Beef Meatball Goulash With Rice

Originating from medieval Hungary, Goulash is a deep, rich, belter of a dish. Back in the 9th century goulash was eaten by Hungarian shepherds. They would take cooked, seasoned meat and dry it in the sun to preserve it. Then they would store it in bags made from sheep stomachs. When they wanted to eat it all they would have to do was add water to the bag and they had a meal.

In terms of ingredients I can’t say how close this was to the traditional dish. For sure it would have used paprika (Hungarian paprika is renowned to be some of the best in the world). Not only does it give lots of flavour, it adds that deep red colour that makes it so appealing.

The use of fresh herbs really kick this one up a notch. Those rich flavours are contrasted with the freshness of the parsley. 

Red Onion, chop it into thin half moons

Green pepper, slice it as thin as you can

Garlic, grate it

Parsley, roughly chop it

Cook the onion and pepper till soft in a pan with some oil. Season with salt and pepper. Once soft add half of the garlic, dried thyme and ground coriander. Also add all of the paprika.

Cook this mix for a couple more minutes and add the tomato purée and chopped tomatoes. Bring to the boil and then add the stock pot and water. Mix it all up, lower the heat to simmer and cook for 15-20 minutes.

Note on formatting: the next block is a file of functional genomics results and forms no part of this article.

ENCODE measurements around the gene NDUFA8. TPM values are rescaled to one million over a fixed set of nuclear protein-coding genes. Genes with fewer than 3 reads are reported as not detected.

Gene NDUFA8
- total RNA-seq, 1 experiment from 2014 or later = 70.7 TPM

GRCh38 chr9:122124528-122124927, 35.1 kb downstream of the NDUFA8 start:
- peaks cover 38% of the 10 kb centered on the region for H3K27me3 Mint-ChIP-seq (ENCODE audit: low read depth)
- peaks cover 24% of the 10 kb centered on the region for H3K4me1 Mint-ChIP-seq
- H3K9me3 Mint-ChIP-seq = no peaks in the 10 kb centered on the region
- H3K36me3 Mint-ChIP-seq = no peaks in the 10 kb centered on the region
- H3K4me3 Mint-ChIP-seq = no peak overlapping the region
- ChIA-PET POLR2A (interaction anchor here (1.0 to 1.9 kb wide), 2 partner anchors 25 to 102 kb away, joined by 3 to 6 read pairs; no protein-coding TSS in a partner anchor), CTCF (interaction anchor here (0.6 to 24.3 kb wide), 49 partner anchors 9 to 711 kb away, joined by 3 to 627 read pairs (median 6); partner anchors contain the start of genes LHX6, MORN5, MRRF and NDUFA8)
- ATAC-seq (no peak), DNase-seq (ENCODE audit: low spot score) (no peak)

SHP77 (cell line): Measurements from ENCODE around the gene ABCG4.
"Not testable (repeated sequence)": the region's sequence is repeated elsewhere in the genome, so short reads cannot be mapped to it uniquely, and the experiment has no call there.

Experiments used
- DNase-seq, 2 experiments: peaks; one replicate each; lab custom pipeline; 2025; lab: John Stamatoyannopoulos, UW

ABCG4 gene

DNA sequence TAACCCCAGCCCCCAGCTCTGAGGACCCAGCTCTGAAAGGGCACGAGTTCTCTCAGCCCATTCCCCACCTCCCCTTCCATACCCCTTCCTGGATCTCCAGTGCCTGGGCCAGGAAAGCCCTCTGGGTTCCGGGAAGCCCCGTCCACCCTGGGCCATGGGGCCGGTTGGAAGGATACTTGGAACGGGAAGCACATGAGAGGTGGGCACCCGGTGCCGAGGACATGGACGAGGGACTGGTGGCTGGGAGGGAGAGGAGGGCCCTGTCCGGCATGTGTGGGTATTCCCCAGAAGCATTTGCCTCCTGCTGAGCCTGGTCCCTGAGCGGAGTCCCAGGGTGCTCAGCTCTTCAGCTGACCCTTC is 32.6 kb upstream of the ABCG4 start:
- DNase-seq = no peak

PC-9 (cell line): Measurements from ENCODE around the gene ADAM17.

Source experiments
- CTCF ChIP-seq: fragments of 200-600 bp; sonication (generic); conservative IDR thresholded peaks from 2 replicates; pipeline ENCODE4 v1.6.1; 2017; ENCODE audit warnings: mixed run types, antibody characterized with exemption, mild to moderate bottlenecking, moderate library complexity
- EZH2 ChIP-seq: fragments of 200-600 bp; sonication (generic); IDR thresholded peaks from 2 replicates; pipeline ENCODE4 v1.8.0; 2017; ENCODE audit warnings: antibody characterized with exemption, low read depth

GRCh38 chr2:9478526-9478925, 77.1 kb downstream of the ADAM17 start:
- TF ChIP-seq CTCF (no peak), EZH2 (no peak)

While that is simmering, put the basmati rice in a pot and add 500ml water. Bring to the boil and then pop a lid on the pan, lower the heat to medium and leave for 10 minutes. After 10 minutes remove the pan from the heat and leave the lid on till you are ready to serve.

While the rice is cooking, put the mince into a bowl with some salt and pepper, then add the remaining garlic, dried thyme and coriander. Mix in the panko breadcrumbs. Make into enough balls for 3 each. (Don’t compact them too much, just enough to keep them together. Half submerge the meatballs into the sauce. Pop a lid on the pan and cook for 10-12 minutes, turning halfway through. 

Once the meatballs have cooked add the spinach to the pan and put the lid back on for a couple of minutes until it has wilted. Season if you need to and then remove from the heat and stir in two thirds of the sour cream.